In some programming languages, asynchronous events can occur at any time.
For instance, in Ruby, there are subclasses of Exception that can be raised at any time — there are few lines of code safe from interruption. Some of exceptions, due to their cause, are not recoverable at all.
Stumbled upon this curious syntax in a talk by Sussman:
(define ((f x) y) ...)
I’ve seen a lot of business statistic graphs over the years and many of them are useless for communicating trends. Key Performance Indicators (KPIs) should be ubiquitous and understandable to everyone in a business.
Rules to follow
- Absolute numbers (e.g. page views per day, widgets sold per day) tell us how a business is doing.
- Ratios of X/unit tell us how systems are doing.
- Ratios of Units/Profit tell us how much they cost and bridge the gap between Biz metrics and Tech metrics.
- Simple KPIs with concrete units are easy understand. KPIs without well-understood units require too much explanation.
- KPI plots must have the actual units specified in the legends.
- KPI plots with the same numerator should be in the same graphic.
- Plot Y axies should be appropriately scaled and must have a 0-origin.
- The collection of the KPI data does not need to be exact, it must only be agreed upon.
- KPIs must be versioned; if a KPI collection method is changed, the KPI must have a new version.
The KPIs below are relatively easy to compute and simple enough for anyone to craft given access to basic operational data.
Assume we are selling Widgets, for each Application and collectively for all Applications, sampled for each day:
- W = number of new widgets sold
- P = total money in-flow – out-flow (gross profit)
- WP = projected new widgets gross profit (estimated)
Applications (internal and externally facing)
- P = page views
- PE = page errors
- PEP = PE / P = errors / pages
- PT = total page time
- PTP = PT / P = page time / pages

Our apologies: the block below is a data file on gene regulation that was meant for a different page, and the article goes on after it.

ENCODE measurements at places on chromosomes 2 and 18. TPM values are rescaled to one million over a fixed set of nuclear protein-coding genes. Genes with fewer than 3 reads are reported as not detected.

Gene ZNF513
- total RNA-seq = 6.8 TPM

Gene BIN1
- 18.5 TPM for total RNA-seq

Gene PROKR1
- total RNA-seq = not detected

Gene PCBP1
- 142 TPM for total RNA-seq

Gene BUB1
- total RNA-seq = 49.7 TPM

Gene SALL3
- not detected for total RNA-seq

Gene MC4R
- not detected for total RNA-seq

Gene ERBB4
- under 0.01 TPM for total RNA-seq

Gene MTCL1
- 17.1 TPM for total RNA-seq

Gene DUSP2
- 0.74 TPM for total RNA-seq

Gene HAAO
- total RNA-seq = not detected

- PW = P / W = pages / new widget sold
- PTW = PT / W = page time / new widgets sold
- PTWP = PT / WP = page time / new widgets sold gross profit
Offline Processing – Batches
- B = batch items
- BE = batch item errors
- BEB = BE / B = errors / items
- BT = total batch item time
- BTB = BT / B = item time / item
- BTP = BT / P = item time / gross profit
The header comments to a shell script after spending an afternoon with Chef…
# Why did I write this as a bash script,
# ... instead of using chef, puppet or even cfengine?
# Because my requirements are small and well-understood,
# and because, frankly, as the fable goes:
# Everything that humans do can be replaced with a shell script.
# Chef, at first glance, seems to be an exercise in metaphors:
# "cookbooks", "recipes" which are simply collections of
# macros for shell commands, which are already well-understood.
# The simple act of creating a user in Chef
# requires a plugin; the plugin requires a librarian,
# etc. I can invoke "adduser" in a single shell script line,
# just like a human admin would at a command prompt.
# System administrators and their machines
# are the "audience" of system automation, and both understand "shell":
# Shell is the lingua-franca of sys-adminstery.
# Chef, on the other hand, is not readable those who are not
# Chef literate.
# I find it terribly annoying when a blog post:
# "How to setup XYZ", turns out to be a long narrative
# with punctuated shell commands -- The whole thing could
# have been a shell script with the *narrative* as comments,
# Read the comments like a blog or read the code as if you were typing it.
# ... or use this as an executable specification.
# -- kurt 2012/12/20
Should Combined-Object-Lambda-Architecture really be Combined-Lambda-Object-Architecture?
Ian Piumarta’s IDST bootstraps a object-system, then a compiler, then a lisp evaluator. Maru bootstraps a lisp evaluator, then crafts an object system, then a compiler. Maru is much smaller and elegant than IDST.
Are object systems necessarily more complex than lambda evaluators? Or is this just another demonstration of how Lisp code/data unification is more powerful?
If message send and function calls are decomposed into lookup() and apply(), the only difference between basic OO message-passing and function calling is lookup(): the former is late-bound, the latter is early bound (in the link-editor, for example). Is OO lookup() the sole complicating factor? Is a lambda-oriented compiler fundamentally less complex than a OO compiler?
Use mmap() to allocate heaps by default.
Use mmap() MAP_ANON, instead of /dev/zero.
Align mmap() size to pagesize.
Align heap allocation size to pagesize.
Expand heap slotlimit to fit in aligned allocation.
New $RUBY_HEAP_* options:
initial number of slots per heap.
value is independent of RUBY_HEAP_INIT_SLOTS.
max number slots for a heap.
defaults to PAGESIZE or 4096.
This patch reduces the stack buffer memory footprint of dead Threads as early as possible, rather than waiting until the Thread can be GCed.
This is applicable only to the zero-copy context switch patch.